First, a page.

Friday, November 04, 2011

My Near Connection To Johnny Appleseed

Some may trace my reverence for trees to Lewis Neeley, a great-great-great grandparent who was just six-turning-seven years old when his father, John, died as a prisoner-of-war during the early months of the War of 1812.

Migrating west after the war with his mother and siblings, Lewis partially traced the same route from his New York birthplace up and over the Alleghenies and down the Ohio River that had been used less than two decades earlier by John Chapman, who, by then was already being mythologized as Johnnie Appleseed.

In fact, they may have even passed Appleseed on the river during one of his frequent returns upriver to restock with seeds at two cider mills just south of Pittsburgh before heading out again into three of the states newly-carved from the “Old” Northwest Territory (north and west of the Ohio River) and in whose settlement he played the role of bellwether.

Lewis didn’t stop long near Cincinnati where his mother remarried and where the population was already quadrupling over that decade to 9,642, just two decades after the entire “Old” Northwest Territory had barely reached the required population of 5,000 free male settlers to warrant a legislature.

Instead he cut up across Indiana to help settle Vermilion County in Illinois, mid-way up the border with the Hoosier state and where he married Elizabeth Miller in 1828.  Reflecting the varied history of that area, Vermilion County, Illinois adopted the English spelling with only one “l” while the Vermillion across the border in Indiana adopted the two-“l” French spelling.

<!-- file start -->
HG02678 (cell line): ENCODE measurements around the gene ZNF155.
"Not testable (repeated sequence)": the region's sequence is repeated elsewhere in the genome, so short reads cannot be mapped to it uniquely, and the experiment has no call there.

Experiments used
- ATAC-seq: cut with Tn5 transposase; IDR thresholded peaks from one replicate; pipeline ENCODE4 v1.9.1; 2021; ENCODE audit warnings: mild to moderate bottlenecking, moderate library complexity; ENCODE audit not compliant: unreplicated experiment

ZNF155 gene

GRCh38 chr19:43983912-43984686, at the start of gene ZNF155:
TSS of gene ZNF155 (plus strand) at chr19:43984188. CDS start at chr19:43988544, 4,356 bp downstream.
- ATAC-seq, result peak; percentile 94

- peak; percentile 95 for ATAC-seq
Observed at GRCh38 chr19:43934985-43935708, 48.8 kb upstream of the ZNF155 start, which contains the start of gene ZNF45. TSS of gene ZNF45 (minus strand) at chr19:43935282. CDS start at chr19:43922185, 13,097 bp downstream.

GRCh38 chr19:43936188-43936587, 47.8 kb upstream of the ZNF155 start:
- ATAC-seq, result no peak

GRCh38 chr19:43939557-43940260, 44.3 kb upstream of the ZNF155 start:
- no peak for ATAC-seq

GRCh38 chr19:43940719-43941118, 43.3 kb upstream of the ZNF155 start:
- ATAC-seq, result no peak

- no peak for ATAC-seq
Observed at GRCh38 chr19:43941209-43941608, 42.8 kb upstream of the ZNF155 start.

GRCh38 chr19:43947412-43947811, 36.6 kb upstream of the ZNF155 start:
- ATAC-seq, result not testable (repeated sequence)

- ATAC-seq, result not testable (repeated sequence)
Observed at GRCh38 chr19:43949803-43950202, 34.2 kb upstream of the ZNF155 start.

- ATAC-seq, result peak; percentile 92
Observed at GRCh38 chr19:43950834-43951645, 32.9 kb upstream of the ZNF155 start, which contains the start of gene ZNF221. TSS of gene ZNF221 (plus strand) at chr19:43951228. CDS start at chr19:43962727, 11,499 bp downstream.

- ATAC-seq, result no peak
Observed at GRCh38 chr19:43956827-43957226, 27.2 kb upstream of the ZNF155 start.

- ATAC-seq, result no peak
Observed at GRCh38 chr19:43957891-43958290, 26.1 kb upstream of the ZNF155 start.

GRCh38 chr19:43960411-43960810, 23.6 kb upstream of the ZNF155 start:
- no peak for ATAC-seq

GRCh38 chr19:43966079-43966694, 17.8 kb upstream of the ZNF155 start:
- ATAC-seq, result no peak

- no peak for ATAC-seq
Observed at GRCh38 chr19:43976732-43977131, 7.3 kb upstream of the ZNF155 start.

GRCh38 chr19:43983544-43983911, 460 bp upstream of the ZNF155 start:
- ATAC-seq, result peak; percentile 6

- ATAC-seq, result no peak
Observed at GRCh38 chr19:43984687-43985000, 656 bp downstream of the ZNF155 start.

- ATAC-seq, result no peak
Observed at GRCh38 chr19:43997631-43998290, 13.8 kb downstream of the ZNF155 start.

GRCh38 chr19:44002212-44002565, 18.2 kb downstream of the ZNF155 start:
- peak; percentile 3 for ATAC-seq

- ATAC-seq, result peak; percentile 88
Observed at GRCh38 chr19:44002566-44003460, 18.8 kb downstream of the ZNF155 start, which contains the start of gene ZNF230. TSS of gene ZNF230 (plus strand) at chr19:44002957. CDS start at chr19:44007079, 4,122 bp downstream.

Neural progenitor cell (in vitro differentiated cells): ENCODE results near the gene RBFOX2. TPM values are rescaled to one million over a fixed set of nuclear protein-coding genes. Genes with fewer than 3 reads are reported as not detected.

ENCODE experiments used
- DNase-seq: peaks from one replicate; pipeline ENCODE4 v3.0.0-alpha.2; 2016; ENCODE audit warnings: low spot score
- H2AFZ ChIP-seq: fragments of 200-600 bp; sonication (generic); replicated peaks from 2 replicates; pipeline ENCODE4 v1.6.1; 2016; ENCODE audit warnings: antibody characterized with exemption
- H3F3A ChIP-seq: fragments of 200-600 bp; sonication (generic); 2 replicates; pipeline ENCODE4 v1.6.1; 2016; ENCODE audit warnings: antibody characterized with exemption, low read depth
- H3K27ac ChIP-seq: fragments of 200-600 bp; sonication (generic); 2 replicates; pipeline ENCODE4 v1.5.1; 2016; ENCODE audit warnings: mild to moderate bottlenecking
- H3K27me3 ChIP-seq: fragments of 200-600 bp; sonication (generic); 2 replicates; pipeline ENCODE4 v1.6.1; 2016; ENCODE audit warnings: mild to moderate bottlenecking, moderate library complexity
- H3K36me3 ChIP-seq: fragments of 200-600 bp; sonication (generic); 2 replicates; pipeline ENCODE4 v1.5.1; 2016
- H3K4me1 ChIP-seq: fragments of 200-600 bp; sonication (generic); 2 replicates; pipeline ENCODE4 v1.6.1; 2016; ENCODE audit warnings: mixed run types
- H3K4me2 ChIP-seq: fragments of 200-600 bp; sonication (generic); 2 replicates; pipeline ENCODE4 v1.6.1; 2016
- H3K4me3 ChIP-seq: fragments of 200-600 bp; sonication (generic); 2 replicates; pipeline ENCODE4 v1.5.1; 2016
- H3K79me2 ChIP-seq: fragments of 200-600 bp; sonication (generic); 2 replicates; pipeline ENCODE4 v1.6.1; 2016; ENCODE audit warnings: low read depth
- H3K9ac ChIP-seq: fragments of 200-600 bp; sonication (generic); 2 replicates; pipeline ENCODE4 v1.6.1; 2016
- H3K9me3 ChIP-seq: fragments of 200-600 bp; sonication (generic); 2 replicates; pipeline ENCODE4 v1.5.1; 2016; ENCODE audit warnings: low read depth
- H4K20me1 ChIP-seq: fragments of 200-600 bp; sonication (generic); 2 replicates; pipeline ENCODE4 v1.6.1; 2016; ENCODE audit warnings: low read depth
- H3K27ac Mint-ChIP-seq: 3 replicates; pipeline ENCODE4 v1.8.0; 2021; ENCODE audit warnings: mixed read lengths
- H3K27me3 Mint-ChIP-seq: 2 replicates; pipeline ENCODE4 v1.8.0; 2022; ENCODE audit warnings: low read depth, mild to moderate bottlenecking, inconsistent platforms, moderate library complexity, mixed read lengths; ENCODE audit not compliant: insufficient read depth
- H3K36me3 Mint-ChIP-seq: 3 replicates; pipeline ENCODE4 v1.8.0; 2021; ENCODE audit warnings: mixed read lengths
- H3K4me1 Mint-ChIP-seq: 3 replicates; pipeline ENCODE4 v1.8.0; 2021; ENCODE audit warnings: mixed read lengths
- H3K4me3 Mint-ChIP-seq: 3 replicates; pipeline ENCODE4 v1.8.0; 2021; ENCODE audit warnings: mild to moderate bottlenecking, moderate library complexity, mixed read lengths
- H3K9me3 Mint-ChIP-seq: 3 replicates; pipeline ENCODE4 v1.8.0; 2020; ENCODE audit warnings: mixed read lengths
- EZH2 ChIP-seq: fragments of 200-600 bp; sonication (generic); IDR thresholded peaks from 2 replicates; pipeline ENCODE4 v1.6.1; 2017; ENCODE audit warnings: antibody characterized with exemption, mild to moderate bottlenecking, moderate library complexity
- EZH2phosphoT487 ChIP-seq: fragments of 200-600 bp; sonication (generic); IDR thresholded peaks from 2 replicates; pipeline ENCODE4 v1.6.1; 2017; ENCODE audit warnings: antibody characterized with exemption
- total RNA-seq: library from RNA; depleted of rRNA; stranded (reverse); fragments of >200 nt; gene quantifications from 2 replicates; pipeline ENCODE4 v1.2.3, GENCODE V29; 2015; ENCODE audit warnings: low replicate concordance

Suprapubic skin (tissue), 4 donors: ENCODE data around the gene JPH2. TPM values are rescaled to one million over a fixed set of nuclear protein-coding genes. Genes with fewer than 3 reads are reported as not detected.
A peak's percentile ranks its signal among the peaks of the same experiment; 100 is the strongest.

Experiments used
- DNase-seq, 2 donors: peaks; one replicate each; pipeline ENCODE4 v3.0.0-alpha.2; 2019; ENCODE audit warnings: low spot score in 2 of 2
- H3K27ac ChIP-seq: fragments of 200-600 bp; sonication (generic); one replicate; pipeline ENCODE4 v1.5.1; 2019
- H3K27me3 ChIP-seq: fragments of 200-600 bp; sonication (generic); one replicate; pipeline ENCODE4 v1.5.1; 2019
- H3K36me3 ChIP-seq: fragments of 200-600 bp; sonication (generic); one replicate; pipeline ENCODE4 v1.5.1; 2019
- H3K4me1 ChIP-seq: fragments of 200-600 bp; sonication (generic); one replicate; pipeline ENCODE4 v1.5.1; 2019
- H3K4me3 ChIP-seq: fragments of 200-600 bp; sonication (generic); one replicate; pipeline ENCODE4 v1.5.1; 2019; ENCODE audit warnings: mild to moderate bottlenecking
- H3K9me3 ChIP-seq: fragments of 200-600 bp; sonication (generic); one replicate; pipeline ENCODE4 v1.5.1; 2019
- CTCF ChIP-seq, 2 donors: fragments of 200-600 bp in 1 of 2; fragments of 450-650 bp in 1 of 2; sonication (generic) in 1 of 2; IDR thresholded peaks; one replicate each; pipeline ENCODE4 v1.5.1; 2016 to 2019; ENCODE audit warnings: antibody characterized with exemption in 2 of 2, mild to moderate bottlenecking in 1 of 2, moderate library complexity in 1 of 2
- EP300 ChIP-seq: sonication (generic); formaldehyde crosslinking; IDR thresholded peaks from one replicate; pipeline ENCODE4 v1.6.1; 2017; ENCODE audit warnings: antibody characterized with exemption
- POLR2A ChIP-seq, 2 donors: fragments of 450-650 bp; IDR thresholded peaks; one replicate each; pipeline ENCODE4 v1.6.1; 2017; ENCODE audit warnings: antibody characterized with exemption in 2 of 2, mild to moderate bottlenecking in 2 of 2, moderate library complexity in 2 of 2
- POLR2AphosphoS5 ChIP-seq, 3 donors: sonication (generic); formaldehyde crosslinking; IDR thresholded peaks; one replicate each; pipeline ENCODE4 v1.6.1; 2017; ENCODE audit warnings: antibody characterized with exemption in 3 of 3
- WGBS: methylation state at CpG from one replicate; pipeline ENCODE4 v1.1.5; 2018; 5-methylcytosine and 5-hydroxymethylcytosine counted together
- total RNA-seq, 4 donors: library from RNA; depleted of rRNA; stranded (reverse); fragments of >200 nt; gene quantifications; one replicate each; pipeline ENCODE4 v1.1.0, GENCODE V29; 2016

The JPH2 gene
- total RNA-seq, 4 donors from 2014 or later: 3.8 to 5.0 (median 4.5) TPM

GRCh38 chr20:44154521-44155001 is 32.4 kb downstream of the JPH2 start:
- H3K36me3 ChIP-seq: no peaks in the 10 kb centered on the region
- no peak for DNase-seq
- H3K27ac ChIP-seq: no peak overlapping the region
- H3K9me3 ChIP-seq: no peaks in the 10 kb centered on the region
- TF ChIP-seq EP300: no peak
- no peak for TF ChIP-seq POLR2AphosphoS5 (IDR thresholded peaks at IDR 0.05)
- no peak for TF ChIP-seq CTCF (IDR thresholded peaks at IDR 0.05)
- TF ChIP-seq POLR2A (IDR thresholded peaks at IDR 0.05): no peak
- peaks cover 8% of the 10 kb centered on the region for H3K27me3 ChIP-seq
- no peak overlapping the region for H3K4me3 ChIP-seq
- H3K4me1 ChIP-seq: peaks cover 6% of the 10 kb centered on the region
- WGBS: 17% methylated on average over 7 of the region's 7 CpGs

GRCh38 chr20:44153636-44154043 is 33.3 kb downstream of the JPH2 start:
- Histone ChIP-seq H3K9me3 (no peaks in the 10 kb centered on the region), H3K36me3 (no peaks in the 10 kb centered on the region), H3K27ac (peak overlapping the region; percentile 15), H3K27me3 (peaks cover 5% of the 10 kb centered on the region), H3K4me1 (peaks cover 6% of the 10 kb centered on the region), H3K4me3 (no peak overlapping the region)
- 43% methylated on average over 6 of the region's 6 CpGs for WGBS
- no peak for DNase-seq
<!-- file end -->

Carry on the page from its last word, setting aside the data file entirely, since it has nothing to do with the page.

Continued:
It’s possible Lewis found one of John Chapman’s nurseries waiting for him there.  A new book published seven months ago that separates Chapman, the man, from Johnny Appleseed the myth, demonstrates how, from the early days of the “Old” North West Territory, settlers were required to plant fifty acres of apples trees and twenty acres of peach trees within three years in order to get 100 acres of free land.

As revealed by the book’s author and former journalist Howard Means, a reality about the man affectionately called Johnny Appleseed is that Chapman had the uncanny ability to forecast the direction of new settlement and moving in advance would plant small nurseries protected from deer by brush fences to await the arrival of settlers.

Vermilion County, Illinois, is along the Appleseed-belt stretching through the central counties of Ohio, Indiana and Illinois.  After marriage, Lewis and Elizabeth migrated north to help settle Dane County, Wisconsin, several years before Madison was founded.  The Neeleys, however, were driven back to Vermilion, Illinois in 1833 following two early Black Hawk War attacks on Fort Blue Mounds, leaving two children buried there.

Lewis and Elizabeth converted to Mormonism in 1839 just as the then-Church of Christ was renamed the Church of Jesus Christ of Latter-Day-Saints and three years before the future-President Abraham Lincoln arrived in Vermilion County to practice law.  Lincoln had already met another Neely, Mary with no “e” before the “y” whose progeny would later unite with those of Lewis and Elizabeth making them each my great-great and great-great-great grandparents.

Lewis Neeley and John Chapman were already abolitionists, each with roots in the Second Great Awakening at a time when the “Great Emancipator's” views were still forming.  Lewis was the same age as Mormon Church-founder Joseph Smith but had left the “Burned-Over District” of New York by the time Smith relocated there from his birthplace in Vermont.

Chapman, aka Appleseed, was a life-long missionary for the Swedenborgian New Church, also one of several formed during the Second Great Awakening.  Resembling “John The Baptist,” in dress and personal hygiene, Chapman’s missionary zeal had already been felt across central Ohio by the time Smith led his fledgling church across that terrain from Kirtland, Ohio, first to Missouri then driven by persecution and threat of “extermination” back across and up the Mississippi River to Commerce, Illinois, which was renamed Nauvoo.